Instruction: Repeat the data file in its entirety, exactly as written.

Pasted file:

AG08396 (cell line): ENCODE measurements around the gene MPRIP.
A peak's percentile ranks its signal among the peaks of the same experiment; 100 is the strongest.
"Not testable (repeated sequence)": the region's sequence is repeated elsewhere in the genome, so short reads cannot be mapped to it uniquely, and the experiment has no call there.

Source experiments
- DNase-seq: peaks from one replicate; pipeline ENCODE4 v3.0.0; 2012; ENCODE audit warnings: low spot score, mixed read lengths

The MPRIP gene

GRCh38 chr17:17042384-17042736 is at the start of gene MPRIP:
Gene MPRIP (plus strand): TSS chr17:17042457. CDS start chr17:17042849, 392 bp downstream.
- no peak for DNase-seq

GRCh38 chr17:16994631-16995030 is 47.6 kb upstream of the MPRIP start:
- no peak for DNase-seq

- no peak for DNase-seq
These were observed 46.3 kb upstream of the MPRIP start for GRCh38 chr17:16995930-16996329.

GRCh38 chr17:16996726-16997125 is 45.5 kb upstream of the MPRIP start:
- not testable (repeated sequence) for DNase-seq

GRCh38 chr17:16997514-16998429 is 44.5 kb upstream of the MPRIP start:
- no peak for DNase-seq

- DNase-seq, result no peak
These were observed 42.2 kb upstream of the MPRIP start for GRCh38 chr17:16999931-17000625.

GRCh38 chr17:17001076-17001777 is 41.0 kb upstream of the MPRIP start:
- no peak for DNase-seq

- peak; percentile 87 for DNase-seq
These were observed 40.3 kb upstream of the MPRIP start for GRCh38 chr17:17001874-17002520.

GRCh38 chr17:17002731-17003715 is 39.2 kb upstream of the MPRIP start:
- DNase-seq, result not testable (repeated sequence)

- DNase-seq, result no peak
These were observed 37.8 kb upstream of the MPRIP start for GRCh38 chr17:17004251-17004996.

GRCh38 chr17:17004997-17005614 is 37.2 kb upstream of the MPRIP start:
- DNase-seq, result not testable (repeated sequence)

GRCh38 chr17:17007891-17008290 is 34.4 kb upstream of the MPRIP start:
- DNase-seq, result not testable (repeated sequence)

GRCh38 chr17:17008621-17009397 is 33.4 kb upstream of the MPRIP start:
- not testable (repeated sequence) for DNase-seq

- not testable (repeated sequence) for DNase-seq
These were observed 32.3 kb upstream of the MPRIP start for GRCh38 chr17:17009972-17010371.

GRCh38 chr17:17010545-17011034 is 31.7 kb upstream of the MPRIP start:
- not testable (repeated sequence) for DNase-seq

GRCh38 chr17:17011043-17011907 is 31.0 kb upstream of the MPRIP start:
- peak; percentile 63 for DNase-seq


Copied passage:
AG08396 (cell line): ENCODE measurements around the gene MPRIP.
A peak's percentile ranks its signal among the peaks of the same experiment; 100 is the strongest.
"Not testable (repeated sequence)": the region's sequence is repeated elsewhere in the genome, so short reads cannot be mapped to it uniquely, and the experiment has no call there.

Source experiments
- DNase-seq: peaks from one replicate; pipeline ENCODE4 v3.0.0; 2012; ENCODE audit warnings: low spot score, mixed read lengths

The MPRIP gene

GRCh38 chr17:17042384-17042736 is at the start of gene MPRIP:
Gene MPRIP (plus strand): TSS chr17:17042457. CDS start chr17:17042849, 392 bp downstream.
- no peak for DNase-seq

GRCh38 chr17:16994631-16995030 is 47.6 kb upstream of the MPRIP start:
- no peak for DNase-seq

- no peak for DNase-seq
These were observed 46.3 kb upstream of the MPRIP start for GRCh38 chr17:16995930-16996329.

GRCh38 chr17:16996726-16997125 is 45.5 kb upstream of the MPRIP start:
- not testable (repeated sequence) for DNase-seq

GRCh38 chr17:16997514-16998429 is 44.5 kb upstream of the MPRIP start:
- no peak for DNase-seq

- DNase-seq, result no peak
These were observed 42.2 kb upstream of the MPRIP start for GRCh38 chr17:16999931-17000625.

GRCh38 chr17:17001076-17001777 is 41.0 kb upstream of the MPRIP start:
- no peak for DNase-seq

- peak; percentile 87 for DNase-seq
These were observed 40.3 kb upstream of the MPRIP start for GRCh38 chr17:17001874-17002520.

GRCh38 chr17:17002731-17003715 is 39.2 kb upstream of the MPRIP start:
- DNase-seq, result not testable (repeated sequence)

- DNase-seq, result no peak
These were observed 37.8 kb upstream of the MPRIP start for GRCh38 chr17:17004251-17004996.

GRCh38 chr17:17004997-17005614 is 37.2 kb upstream of the MPRIP start:
- DNase-seq, result not testable (repeated sequence)

GRCh38 chr17:17007891-17008290 is 34.4 kb upstream of the MPRIP start:
- DNase-seq, result not testable (repeated sequence)

GRCh38 chr17:17008621-17009397 is 33.4 kb upstream of the MPRIP start:
- not testable (repeated sequence) for DNase-seq

- not testable (repeated sequence) for DNase-seq
These were observed 32.3 kb upstream of the MPRIP start for GRCh38 chr17:17009972-17010371.

GRCh38 chr17:17010545-17011034 is 31.7 kb upstream of the MPRIP start:
- not testable (repeated sequence) for DNase-seq

GRCh38 chr17:17011043-17011907 is 31.0 kb upstream of the MPRIP start:
- peak; percentile 63 for DNase-seq